In general, I would not regard Irving as one of the most representative Romantic writers. The elements of Romanticism in his stories are present but are at times more incidental than central to his technique, and one could even judge the main thrust of "The Legend of Sleepy Hollow" as being somewhat of a throwback to the ironic and more low-key humor of the previous century. Nevertheless, Irving was of his time to the extent that the background of the story includes an emphasis on two typically Romantic symbols: nature and the past.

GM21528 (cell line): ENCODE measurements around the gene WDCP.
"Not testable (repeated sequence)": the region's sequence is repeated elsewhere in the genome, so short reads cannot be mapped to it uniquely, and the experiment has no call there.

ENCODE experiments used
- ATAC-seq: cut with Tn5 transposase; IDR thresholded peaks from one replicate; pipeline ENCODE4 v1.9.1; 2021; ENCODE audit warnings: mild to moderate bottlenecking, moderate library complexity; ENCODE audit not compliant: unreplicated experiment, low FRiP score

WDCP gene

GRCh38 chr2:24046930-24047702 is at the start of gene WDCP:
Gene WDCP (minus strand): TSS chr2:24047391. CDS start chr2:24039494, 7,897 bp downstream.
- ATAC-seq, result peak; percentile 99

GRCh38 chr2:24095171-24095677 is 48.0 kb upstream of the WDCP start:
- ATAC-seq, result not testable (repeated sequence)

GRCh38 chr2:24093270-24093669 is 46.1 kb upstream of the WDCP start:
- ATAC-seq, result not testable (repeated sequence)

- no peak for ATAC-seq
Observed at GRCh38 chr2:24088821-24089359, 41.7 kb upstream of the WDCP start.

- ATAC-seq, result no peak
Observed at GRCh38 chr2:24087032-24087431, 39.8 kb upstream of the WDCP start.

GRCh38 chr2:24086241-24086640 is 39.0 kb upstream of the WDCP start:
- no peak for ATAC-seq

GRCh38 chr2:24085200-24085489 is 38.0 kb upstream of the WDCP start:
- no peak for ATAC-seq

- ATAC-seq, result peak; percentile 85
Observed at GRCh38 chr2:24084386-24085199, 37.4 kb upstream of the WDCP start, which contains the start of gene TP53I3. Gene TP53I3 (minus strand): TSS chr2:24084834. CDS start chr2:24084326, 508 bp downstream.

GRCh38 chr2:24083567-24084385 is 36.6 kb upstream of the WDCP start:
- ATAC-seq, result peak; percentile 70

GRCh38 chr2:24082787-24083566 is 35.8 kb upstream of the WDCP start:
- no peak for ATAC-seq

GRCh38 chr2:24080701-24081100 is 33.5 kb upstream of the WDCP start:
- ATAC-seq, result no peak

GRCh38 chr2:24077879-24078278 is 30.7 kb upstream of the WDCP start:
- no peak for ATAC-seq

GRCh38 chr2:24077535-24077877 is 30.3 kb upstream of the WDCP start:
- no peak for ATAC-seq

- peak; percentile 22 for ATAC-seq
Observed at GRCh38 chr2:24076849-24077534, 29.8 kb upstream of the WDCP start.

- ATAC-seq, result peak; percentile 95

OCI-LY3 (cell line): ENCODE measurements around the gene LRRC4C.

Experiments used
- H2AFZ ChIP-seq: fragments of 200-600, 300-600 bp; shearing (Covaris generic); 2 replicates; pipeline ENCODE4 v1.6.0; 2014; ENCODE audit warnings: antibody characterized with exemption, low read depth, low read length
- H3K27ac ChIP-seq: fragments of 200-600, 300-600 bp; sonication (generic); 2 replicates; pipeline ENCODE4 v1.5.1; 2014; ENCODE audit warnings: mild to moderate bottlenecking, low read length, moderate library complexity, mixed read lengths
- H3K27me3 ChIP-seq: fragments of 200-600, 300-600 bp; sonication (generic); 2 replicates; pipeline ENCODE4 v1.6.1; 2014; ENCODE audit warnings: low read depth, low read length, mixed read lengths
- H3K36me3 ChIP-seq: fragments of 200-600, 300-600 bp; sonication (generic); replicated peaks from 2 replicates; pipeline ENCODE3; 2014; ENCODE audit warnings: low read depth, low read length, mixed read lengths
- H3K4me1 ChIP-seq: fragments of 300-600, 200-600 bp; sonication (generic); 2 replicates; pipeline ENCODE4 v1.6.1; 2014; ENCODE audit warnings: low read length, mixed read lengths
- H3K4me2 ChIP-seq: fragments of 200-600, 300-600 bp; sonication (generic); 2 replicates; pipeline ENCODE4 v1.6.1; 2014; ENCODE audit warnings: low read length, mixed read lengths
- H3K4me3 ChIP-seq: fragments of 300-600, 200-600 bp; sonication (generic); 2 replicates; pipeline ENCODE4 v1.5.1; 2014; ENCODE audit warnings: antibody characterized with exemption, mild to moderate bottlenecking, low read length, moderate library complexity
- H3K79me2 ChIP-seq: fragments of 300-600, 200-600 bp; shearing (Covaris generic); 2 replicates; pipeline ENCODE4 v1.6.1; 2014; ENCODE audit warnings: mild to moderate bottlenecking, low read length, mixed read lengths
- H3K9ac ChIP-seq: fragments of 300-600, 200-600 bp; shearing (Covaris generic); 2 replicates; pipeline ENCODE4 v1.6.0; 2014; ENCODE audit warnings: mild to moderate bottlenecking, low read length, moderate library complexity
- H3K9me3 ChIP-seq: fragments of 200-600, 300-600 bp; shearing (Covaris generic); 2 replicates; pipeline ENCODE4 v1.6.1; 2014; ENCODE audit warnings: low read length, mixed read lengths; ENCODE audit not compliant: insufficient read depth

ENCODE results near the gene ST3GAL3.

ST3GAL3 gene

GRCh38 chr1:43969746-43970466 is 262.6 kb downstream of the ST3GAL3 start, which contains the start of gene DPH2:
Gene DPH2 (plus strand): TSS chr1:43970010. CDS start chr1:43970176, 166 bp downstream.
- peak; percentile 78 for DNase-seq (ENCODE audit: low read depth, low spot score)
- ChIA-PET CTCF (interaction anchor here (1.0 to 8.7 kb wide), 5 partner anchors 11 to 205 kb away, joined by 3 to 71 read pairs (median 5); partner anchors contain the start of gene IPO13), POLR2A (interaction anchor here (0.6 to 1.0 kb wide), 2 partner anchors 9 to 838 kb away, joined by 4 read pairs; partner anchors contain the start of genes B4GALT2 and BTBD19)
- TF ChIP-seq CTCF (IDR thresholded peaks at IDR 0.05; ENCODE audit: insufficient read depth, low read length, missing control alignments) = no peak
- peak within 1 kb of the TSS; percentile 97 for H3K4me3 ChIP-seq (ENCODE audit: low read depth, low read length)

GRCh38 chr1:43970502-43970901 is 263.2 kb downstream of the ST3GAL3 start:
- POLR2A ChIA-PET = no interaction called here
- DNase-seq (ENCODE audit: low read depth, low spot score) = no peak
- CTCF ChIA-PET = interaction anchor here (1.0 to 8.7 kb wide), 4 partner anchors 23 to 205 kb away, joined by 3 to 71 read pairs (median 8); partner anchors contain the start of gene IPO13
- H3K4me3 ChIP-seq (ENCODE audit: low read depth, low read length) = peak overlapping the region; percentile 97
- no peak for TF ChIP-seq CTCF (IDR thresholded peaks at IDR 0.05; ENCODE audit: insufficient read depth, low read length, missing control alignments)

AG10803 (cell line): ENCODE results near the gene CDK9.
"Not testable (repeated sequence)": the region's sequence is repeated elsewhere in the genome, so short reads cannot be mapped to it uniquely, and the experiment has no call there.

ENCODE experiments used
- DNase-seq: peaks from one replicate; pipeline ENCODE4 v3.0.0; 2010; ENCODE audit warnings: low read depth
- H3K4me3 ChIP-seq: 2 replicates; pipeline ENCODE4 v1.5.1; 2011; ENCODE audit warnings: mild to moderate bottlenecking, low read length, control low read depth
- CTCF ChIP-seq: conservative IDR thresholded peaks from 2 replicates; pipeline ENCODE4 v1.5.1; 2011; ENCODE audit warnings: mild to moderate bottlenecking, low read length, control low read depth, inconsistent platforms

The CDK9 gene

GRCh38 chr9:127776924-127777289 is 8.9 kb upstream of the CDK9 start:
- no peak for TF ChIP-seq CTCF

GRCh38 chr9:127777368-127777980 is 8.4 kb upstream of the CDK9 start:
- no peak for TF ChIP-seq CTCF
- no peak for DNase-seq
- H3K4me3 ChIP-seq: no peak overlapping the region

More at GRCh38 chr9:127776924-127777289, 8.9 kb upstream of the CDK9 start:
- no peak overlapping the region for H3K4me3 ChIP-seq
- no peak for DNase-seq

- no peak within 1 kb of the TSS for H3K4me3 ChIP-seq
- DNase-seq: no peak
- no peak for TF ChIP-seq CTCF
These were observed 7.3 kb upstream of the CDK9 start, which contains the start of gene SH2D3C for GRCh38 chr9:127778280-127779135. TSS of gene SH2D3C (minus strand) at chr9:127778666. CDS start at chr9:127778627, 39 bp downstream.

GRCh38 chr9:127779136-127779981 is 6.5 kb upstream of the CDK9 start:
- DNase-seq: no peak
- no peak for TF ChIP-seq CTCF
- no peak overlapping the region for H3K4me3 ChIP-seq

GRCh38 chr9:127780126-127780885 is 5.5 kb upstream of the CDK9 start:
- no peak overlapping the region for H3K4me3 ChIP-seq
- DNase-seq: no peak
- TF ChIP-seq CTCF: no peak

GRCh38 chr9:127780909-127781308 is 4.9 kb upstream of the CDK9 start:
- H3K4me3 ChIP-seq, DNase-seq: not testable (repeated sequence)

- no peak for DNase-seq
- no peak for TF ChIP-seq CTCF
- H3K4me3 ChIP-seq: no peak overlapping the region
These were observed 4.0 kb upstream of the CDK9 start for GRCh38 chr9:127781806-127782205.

The description of the Hudson River valley is extensive and even a bit rapturous:
A small brook glides through it, with just murmur enough to lull one to repose; and the occasional whistle of a quail, or tapping of a woodpecker, is almost the only sound that ever breaks in upon the uniform tranquility. ..
A drowsy, dreamy influence seems to hang over the land, and to pervade the very atmosphere . Some say the place was bewitched by a high German doctor during...
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